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Over 1/2 of American Home Cooks Say They're As Good As The Pros

Famous chefs like Gordon Ramsay and Julia Child are considered by many to be the gods and goddesses of the kitchen, whipping up delicious gourmet meals and showing America how to turn weeknight dinners into five-star meals. However, a recent study shows that many American home cooks believe that they can hold their own with the best.

Some Americans view cooking as a chore and a necessity, but a survey by OnePoll and commissioned by Signature Kitchen Suite reveals that 77% of Americans say that cooking is one of their favorite activities. This subset of Americans  make an average of nine meals at home every week and enjoy every second of it.

Home Cooks or Professional Chefs?

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Not only do these American home cooks love the time spent in their home kitchen, most of them also feel confident enough in their cooking abilities to match the cooking of professional celebrity chefs. Out of the 2,000 adult home cooks surveyed, 63% say that they could compete with professional chefs, and 2/3 of them even feel that they have all the cooking skills necessary to open a restaurant or catering business.

Out of this group, 62% also feel that they could run their own TV cooking show. However, when asked about how they'd do as contestants in a cooking competition TV show, only 5% felt confident in their ability to win.

Although most of these home cooks don't see themselves winning a TV cooking contest anytime soon, over half of them describe themselves as "professional home cooks." Whether they're making classic American cuisine like meatloaf or branching out with dishes like Moroccan chickpea and lentil soup, it seems that many Americans don't think you need to attend cooking school to be a pro in the kitchen.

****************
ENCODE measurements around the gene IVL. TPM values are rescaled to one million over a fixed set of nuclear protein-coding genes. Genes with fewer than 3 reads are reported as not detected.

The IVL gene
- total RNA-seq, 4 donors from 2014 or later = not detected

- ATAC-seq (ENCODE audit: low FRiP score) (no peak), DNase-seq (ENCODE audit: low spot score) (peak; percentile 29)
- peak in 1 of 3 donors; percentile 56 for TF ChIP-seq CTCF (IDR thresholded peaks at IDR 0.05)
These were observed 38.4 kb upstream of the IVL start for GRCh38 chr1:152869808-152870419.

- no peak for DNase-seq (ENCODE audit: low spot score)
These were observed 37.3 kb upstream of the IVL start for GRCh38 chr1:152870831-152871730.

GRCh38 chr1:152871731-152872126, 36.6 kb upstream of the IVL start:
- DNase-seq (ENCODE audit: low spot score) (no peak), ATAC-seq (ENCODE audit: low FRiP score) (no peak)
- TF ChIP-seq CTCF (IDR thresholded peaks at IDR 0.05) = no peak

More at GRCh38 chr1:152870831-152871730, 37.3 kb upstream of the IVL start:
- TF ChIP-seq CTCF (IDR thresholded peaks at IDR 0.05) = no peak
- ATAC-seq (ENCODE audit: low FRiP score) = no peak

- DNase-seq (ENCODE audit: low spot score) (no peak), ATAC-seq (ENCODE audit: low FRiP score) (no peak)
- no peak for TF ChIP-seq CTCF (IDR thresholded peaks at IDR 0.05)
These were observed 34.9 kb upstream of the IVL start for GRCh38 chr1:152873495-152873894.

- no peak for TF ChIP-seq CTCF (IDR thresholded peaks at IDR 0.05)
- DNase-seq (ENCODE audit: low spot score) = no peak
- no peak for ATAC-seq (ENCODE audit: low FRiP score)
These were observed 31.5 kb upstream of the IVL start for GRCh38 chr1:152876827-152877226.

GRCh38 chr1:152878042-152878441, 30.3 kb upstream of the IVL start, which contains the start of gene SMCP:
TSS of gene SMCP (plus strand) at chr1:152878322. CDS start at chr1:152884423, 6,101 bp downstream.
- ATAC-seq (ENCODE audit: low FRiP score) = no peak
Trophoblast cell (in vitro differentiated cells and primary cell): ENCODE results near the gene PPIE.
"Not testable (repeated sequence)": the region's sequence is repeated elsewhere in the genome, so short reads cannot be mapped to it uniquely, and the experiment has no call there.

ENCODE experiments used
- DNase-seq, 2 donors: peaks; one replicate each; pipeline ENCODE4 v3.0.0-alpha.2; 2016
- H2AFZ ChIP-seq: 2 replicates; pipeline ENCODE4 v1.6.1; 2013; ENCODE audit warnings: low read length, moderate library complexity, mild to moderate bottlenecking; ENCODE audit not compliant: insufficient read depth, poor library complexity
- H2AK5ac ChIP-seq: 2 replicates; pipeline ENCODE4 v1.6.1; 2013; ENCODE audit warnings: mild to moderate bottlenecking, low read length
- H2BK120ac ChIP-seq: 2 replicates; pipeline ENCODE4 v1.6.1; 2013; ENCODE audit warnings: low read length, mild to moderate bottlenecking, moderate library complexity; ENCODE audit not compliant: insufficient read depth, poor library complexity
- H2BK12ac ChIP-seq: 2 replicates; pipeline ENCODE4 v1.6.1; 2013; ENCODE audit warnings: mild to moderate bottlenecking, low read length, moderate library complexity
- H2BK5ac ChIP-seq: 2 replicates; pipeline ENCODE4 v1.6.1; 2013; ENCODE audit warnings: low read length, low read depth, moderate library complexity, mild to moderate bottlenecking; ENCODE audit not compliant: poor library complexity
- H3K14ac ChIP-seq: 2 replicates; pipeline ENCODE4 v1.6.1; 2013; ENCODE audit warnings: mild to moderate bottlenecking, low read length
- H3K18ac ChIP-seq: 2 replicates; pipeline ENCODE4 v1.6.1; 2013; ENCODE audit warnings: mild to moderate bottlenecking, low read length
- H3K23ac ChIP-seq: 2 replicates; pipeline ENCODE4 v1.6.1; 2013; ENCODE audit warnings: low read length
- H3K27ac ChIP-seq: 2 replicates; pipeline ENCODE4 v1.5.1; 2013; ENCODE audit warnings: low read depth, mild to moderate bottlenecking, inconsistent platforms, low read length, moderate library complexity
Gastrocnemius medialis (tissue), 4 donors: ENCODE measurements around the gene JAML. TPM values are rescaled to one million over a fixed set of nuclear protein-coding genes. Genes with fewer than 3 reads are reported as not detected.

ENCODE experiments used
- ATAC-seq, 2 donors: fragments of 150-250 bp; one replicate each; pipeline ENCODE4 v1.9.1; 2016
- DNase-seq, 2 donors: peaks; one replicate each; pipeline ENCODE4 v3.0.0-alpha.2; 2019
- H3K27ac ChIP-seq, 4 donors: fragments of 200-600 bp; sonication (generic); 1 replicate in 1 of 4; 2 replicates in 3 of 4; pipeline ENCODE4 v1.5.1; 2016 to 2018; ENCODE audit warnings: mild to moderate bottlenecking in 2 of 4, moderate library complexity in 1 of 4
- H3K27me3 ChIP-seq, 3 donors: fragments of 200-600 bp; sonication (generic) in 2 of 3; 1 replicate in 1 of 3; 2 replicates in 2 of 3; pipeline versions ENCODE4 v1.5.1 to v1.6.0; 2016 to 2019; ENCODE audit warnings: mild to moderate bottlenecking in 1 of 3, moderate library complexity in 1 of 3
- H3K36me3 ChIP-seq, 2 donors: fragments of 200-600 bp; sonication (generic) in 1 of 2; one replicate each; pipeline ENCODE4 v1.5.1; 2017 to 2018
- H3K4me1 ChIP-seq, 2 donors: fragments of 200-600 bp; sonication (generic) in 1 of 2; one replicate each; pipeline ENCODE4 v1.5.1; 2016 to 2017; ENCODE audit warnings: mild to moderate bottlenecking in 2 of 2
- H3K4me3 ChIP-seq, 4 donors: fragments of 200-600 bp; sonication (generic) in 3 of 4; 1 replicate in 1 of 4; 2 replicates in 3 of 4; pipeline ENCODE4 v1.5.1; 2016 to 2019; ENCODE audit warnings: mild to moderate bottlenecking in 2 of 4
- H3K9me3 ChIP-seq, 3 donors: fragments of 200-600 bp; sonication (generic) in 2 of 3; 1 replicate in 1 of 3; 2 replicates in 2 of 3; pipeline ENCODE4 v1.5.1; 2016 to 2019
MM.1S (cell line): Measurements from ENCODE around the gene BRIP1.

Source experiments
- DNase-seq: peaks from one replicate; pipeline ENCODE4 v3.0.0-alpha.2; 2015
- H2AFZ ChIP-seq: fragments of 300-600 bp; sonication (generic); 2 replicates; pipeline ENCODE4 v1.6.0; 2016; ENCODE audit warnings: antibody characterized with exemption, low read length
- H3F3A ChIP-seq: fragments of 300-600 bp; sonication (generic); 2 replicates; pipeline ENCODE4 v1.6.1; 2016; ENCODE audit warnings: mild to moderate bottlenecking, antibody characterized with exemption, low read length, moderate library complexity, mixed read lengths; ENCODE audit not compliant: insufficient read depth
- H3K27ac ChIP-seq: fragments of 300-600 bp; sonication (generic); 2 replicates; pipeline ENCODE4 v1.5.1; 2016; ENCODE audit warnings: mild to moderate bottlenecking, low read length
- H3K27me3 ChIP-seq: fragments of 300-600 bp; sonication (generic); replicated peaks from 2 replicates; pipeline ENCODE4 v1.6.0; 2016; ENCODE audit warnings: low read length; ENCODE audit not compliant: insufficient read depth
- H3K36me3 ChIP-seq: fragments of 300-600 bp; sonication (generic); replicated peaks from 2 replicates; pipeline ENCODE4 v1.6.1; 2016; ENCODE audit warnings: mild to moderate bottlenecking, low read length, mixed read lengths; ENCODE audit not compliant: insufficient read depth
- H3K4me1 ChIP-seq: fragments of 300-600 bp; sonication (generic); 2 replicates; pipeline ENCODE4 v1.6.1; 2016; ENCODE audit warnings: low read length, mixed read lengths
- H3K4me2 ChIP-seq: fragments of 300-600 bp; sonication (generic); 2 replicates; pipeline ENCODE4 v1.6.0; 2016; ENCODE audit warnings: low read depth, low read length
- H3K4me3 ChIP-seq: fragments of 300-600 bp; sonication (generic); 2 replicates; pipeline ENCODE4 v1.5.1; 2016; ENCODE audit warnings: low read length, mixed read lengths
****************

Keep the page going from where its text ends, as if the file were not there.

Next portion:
The Positive Outcome of The Pandemic

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Nick Ritchie, an executive chef at Signature Kitchen Suite feels that the pandemic is one reason for the high confidence of home cooks in America. "One positive outcome of the continuing COVID-19 pandemic is that it has bolstered Americans' confidence in the kitchen, with many rediscovering their joy of cooking like never before."

"Whether it's taking on a more complex recipe or learning an entirely new skillset or cooking technique like sous vide, the pandemic has caused even the most timid at-home cooks to tap into their "inner chef." It's not surprising that so many believe their culinary talents are on par with those of a professional chef."

These home cooks who have rediscovered their love of cooking use a variety of ways to learn, from looking up new recipes online to watching step-by-step tutorials to dusting off old cookbooks and magazines like Cook's Illustrated. About half of them also say that they learned many cooking tips from family members.

The survey also uncovered American home cooks' perspectives about cooking and what it takes to make a delicious meal. About a third feel that you should follow your recipe to a T and refrain from substitutions, while about half of those surveyed describe cooking as "improvised jazz," where you can switch up the ingredients as you feel.

Although some home cooks might stick to their tried-and-true cast iron pan or wok, 64% feel that the best way to make the perfect meal is by using high-tech equipment like Instant Pots, Air Fryers and Kitchen Aids.

From feeling proud of themselves for their culinary creations to receiving compliments from loved ones, these cooks named many upsides of cooking from home, which are balanced with the con of how tiring it can be to cook up a delicious meal. Do you feel that you can compete with the best of the best in your kitchen, or is it better to leave professional cooking to the pros?

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